In 2011, I averaged approximately one new movie – in a theater – a week. I can enjoy just about any well-executed flick: I like big-budget summer blockbusters, well-crafted genre pictures, indies made for grown-ups, heartstring-tuggers, etc. I can read subtitles, though I’m not sure if I could through 3D glasses. That said, 2011 was not a good year.
According to the indispensable Box Office Mojo, the US box office for 2011 was down 4 percent vs. 2010, even though there more, expensive-ticket 3D releases. (That’s what boosted 2009 receipts 10 percent. That, and the fact one of ‘em was Avatar.) Maybe the 3D boomlet is done. I’m not religiously opposed to the concept – I can barely imagine one of my 2011 faves not in 3D. But it’s an unnecessary burden for most.
Of the top 10 grossing pictures in 2011:
- Nine out of 10 were remakes or sequels. Dear god.
- Only one (Cars 2) was a cartoon. Unless you count Transformers.
- Only one (Thor) was a superhero franchise. Bob Iger is gnawing his fingernails.
- Two (Harry Potter 7B and Twilight 4A) were bestseller franchises that are now done or ending. Hollywood’s salvation depends on The Hunger Games, since Girl with the Dragon Tattoo didn’t cut it.
My two favorite movies of the year, 3.5 stars on Flixster’s 5-star scale, were:
- Moneyball. Lots of smart reviewers like this movie, but they vary widely on what it’s actually about. That’s a sign of high art in pop culture. Witty script and great cast. Pitt is terrific in two very different roles this year. And if you were wondering about my interpretation, like all Sorkin, it’s about men at work.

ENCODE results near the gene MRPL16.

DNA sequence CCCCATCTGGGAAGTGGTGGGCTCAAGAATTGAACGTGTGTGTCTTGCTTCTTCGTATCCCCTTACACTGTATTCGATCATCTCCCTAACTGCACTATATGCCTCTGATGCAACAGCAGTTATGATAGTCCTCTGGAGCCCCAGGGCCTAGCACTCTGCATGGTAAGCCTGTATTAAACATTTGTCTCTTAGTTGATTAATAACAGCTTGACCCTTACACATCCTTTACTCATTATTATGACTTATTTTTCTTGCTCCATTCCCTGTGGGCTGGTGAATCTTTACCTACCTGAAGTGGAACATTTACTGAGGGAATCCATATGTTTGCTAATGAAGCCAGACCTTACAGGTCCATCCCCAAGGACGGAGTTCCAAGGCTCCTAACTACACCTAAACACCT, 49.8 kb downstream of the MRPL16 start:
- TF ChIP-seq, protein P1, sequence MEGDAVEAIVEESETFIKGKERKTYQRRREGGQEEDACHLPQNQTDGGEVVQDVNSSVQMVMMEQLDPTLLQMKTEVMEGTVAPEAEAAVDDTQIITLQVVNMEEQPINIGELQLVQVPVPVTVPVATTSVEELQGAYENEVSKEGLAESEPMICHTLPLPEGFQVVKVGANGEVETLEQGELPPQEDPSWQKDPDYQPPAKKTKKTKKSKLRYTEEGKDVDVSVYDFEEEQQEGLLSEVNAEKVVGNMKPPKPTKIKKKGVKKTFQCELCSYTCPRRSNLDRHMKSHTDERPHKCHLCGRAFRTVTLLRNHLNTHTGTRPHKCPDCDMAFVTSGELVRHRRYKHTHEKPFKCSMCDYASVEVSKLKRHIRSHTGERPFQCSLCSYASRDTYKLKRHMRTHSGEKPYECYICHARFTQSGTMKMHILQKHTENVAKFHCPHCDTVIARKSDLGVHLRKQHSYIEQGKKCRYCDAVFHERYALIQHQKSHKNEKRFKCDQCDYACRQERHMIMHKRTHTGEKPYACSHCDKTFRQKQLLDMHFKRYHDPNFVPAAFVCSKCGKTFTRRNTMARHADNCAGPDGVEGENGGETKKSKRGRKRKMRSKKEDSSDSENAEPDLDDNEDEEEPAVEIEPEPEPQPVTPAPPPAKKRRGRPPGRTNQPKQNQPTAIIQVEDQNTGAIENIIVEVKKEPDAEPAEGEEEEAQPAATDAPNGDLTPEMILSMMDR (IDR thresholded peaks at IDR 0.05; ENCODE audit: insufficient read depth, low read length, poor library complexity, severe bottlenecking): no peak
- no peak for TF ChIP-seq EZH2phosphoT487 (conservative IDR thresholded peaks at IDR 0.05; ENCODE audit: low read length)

- Hugo. There’s real magic here. The 3D isn’t remotely realistic, but looks like a pop-up book: a deep series of flats, and that’s just right. For what is really a children’s movie, it’s too long, and so old-fashioned – er, timeless – that I wonder if modern kids will take to it.
To get to a Top Ten list, I have to go to 3-star movies:
- Meek’s Cutoff. ”Chaotic” women and “destructive” men face off against the Other. If you can handle the slow pace and cryptic characters, this is a thoughtful look at alienation, leadership, and faith.
- Bellflower. This very twisted take on the indie romance has the courage of its own nutty, nihilist convictions. Beautifully shot, occasionally funny, ultimately disturbing.
- The Descendants. Very human but disappointingly sentimental. Superb cast.
- The Tree of Life. Malick sets out to justify the ways of God to men, but he has more to say about nostalgic boy/brother/Dad dynamics.
- 13 Assassins. Slow-burn buildup to maximum carnage. Stately and stylish, with a handful of stars and a great villain.
- Source Code. No dumber than Inception, and ten times the heart. Twice the fun at one fifth the budget.
- Kill List. The Brits still know how to make those low-budget horror flicks where the occult leaks into the real world in a most disturbing fashion.